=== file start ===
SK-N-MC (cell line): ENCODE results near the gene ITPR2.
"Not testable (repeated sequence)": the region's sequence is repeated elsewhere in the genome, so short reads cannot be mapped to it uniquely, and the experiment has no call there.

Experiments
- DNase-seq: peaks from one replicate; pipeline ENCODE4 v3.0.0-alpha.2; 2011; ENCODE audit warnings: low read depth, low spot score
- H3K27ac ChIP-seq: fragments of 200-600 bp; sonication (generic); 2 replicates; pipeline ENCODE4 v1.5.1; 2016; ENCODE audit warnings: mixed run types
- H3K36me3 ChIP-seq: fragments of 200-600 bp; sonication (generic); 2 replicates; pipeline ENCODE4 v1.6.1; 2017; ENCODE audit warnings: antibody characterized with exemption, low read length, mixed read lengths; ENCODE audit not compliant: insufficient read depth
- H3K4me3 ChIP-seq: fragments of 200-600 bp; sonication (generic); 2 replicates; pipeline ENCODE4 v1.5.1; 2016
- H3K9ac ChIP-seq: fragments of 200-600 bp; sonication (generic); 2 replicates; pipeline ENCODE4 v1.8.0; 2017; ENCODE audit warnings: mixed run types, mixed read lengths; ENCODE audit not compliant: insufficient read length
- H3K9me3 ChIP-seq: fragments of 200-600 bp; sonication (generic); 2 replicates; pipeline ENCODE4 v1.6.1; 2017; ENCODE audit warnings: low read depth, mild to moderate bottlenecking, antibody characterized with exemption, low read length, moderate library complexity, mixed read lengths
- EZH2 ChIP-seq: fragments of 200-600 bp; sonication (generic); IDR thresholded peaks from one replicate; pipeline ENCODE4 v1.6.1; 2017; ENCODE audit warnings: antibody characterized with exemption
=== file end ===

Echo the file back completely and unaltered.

SK-N-MC (cell line): ENCODE results near the gene ITPR2.
"Not testable (repeated sequence)": the region's sequence is repeated elsewhere in the genome, so short reads cannot be mapped to it uniquely, and the experiment has no call there.

Experiments
- DNase-seq: peaks from one replicate; pipeline ENCODE4 v3.0.0-alpha.2; 2011; ENCODE audit warnings: low read depth, low spot score
- H3K27ac ChIP-seq: fragments of 200-600 bp; sonication (generic); 2 replicates; pipeline ENCODE4 v1.5.1; 2016; ENCODE audit warnings: mixed run types
- H3K36me3 ChIP-seq: fragments of 200-600 bp; sonication (generic); 2 replicates; pipeline ENCODE4 v1.6.1; 2017; ENCODE audit warnings: antibody characterized with exemption, low read length, mixed read lengths; ENCODE audit not compliant: insufficient read depth
- H3K4me3 ChIP-seq: fragments of 200-600 bp; sonication (generic); 2 replicates; pipeline ENCODE4 v1.5.1; 2016
- H3K9ac ChIP-seq: fragments of 200-600 bp; sonication (generic); 2 replicates; pipeline ENCODE4 v1.8.0; 2017; ENCODE audit warnings: mixed run types, mixed read lengths; ENCODE audit not compliant: insufficient read length
- H3K9me3 ChIP-seq: fragments of 200-600 bp; sonication (generic); 2 replicates; pipeline ENCODE4 v1.6.1; 2017; ENCODE audit warnings: low read depth, mild to moderate bottlenecking, antibody characterized with exemption, low read length, moderate library complexity, mixed read lengths
- EZH2 ChIP-seq: fragments of 200-600 bp; sonication (generic); IDR thresholded peaks from one replicate; pipeline ENCODE4 v1.6.1; 2017; ENCODE audit warnings: antibody characterized with exemption